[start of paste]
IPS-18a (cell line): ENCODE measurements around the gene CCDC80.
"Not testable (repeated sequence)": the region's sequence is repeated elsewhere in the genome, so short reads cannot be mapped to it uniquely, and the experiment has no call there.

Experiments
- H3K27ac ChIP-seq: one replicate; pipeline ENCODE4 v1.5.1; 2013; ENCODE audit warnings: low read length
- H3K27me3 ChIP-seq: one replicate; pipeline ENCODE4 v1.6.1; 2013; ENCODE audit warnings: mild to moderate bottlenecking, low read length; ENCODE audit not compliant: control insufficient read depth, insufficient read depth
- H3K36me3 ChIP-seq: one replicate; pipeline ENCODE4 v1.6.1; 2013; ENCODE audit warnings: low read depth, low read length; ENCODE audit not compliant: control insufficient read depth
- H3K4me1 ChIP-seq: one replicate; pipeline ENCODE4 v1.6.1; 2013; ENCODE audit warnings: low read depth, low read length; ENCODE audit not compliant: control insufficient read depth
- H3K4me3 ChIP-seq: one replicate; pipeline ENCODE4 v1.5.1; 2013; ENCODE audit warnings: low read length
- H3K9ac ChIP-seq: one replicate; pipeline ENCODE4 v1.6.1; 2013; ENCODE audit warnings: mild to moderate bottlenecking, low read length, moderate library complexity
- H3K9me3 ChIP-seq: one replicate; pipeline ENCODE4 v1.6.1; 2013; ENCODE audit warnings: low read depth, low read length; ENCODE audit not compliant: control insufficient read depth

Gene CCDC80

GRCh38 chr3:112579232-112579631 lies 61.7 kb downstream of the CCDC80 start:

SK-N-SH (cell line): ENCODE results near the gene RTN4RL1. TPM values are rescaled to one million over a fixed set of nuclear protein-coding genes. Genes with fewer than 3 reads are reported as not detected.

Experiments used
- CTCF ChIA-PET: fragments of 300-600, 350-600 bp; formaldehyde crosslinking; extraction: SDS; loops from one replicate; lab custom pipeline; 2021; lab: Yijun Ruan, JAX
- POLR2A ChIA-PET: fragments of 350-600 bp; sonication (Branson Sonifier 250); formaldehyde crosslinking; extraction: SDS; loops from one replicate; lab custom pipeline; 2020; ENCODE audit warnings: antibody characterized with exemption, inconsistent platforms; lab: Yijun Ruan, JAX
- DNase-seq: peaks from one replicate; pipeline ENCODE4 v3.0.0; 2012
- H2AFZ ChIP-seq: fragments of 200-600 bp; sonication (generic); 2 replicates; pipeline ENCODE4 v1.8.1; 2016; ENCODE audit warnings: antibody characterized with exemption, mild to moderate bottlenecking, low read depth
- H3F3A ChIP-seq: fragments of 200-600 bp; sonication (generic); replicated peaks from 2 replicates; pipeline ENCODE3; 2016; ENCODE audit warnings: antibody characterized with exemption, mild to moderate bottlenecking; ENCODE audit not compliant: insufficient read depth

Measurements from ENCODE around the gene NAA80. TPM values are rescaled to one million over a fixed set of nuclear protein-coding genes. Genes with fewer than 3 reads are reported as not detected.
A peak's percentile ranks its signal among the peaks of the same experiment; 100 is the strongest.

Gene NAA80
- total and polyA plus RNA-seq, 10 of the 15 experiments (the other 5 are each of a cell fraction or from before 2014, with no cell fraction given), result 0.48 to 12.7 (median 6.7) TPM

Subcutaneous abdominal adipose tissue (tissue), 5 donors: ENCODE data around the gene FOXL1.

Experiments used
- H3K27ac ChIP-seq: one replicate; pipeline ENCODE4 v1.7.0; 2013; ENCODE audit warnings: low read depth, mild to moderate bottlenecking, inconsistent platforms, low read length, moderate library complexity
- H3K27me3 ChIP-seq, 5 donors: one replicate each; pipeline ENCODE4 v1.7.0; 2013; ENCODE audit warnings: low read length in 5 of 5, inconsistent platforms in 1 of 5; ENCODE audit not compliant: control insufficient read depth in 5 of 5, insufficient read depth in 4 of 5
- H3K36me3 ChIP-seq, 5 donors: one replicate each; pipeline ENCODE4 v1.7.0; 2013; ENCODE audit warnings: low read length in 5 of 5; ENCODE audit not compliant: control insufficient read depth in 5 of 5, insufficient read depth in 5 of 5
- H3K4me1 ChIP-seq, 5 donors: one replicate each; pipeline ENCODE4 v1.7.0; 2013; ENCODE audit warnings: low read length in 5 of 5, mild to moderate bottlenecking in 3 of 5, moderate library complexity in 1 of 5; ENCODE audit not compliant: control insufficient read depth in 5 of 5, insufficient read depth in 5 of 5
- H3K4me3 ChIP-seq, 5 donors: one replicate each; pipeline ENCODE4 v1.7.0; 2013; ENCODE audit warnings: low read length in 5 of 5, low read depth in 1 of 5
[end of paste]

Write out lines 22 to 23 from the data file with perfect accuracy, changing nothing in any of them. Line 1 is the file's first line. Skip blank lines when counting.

Gene NAA80
- total and polyA plus RNA-seq, 10 of the 15 experiments (the other 5 are each of a cell fraction or from before 2014, with no cell fraction given), result 0.48 to 12.7 (median 6.7) TPM